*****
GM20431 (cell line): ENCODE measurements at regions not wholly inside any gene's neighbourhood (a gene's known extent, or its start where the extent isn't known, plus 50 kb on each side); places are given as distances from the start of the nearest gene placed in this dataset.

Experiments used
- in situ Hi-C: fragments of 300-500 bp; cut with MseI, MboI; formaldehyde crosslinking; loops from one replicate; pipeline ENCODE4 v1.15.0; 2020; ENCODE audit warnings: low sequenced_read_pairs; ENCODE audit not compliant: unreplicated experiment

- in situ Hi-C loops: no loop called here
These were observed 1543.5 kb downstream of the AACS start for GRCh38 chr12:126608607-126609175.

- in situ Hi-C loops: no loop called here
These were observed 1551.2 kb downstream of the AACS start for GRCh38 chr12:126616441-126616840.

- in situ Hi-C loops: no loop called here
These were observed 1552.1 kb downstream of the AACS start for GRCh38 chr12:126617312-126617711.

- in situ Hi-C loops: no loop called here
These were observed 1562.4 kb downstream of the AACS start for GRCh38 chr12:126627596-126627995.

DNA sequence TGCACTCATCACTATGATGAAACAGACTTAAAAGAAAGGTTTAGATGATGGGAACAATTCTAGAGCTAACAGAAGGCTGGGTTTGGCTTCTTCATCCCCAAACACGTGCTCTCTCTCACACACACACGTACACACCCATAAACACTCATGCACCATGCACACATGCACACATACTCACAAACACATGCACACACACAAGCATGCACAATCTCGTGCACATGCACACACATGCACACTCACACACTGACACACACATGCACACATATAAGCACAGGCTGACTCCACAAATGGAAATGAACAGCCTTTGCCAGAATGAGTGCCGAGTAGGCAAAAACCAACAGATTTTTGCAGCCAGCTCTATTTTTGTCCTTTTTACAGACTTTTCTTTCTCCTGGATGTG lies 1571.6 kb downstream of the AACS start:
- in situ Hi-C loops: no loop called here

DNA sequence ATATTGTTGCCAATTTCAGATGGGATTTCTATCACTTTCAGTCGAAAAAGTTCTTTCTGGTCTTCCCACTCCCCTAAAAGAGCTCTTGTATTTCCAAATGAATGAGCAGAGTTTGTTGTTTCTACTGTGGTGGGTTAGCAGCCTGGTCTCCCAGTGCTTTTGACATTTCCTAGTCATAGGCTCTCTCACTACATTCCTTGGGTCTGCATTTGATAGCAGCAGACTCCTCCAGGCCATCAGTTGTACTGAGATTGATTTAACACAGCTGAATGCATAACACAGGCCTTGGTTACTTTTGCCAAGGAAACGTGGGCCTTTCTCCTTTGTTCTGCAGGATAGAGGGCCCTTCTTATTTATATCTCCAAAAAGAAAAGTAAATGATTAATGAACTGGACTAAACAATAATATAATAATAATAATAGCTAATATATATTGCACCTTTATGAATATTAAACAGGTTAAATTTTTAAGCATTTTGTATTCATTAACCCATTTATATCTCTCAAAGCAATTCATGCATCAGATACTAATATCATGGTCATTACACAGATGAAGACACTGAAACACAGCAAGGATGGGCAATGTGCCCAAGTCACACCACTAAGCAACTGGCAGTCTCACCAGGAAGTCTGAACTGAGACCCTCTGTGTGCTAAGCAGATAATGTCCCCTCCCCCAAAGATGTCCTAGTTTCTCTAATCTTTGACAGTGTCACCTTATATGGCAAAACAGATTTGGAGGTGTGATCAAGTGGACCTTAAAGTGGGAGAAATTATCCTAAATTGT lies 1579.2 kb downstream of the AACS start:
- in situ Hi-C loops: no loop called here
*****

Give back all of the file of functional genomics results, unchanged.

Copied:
GM20431 (cell line): ENCODE measurements at regions not wholly inside any gene's neighbourhood (a gene's known extent, or its start where the extent isn't known, plus 50 kb on each side); places are given as distances from the start of the nearest gene placed in this dataset.

Experiments used
- in situ Hi-C: fragments of 300-500 bp; cut with MseI, MboI; formaldehyde crosslinking; loops from one replicate; pipeline ENCODE4 v1.15.0; 2020; ENCODE audit warnings: low sequenced_read_pairs; ENCODE audit not compliant: unreplicated experiment

- in situ Hi-C loops: no loop called here
These were observed 1543.5 kb downstream of the AACS start for GRCh38 chr12:126608607-126609175.

- in situ Hi-C loops: no loop called here
These were observed 1551.2 kb downstream of the AACS start for GRCh38 chr12:126616441-126616840.

- in situ Hi-C loops: no loop called here
These were observed 1552.1 kb downstream of the AACS start for GRCh38 chr12:126617312-126617711.

- in situ Hi-C loops: no loop called here
These were observed 1562.4 kb downstream of the AACS start for GRCh38 chr12:126627596-126627995.

DNA sequence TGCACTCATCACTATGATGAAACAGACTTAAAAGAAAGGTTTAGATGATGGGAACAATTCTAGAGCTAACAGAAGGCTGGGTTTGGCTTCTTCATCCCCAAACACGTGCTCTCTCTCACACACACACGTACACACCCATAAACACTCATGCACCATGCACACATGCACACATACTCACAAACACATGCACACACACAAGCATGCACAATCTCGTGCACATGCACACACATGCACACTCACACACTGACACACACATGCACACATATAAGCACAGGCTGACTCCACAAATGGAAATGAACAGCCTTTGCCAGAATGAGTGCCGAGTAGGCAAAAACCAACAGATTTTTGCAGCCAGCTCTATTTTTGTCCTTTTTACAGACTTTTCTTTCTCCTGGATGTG lies 1571.6 kb downstream of the AACS start:
- in situ Hi-C loops: no loop called here

DNA sequence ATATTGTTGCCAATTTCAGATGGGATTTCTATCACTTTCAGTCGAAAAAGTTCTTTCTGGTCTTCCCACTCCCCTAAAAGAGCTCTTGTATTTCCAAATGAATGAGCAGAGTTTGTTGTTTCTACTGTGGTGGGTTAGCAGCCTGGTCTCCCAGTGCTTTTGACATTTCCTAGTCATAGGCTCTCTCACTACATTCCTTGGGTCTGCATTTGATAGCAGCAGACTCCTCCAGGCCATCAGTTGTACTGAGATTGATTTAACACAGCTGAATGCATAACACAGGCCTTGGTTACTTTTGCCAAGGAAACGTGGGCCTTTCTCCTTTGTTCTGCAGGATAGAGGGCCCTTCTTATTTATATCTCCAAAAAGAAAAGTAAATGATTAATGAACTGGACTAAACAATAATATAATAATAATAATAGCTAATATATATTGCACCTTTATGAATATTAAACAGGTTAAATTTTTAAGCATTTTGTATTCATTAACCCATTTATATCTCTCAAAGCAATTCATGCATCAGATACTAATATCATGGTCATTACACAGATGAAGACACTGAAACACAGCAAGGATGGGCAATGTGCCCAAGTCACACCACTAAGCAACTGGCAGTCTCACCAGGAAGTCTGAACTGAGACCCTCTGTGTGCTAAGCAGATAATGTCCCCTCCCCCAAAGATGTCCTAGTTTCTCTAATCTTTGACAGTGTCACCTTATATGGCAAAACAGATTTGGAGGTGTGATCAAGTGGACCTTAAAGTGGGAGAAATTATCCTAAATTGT lies 1579.2 kb downstream of the AACS start:
- in situ Hi-C loops: no loop called here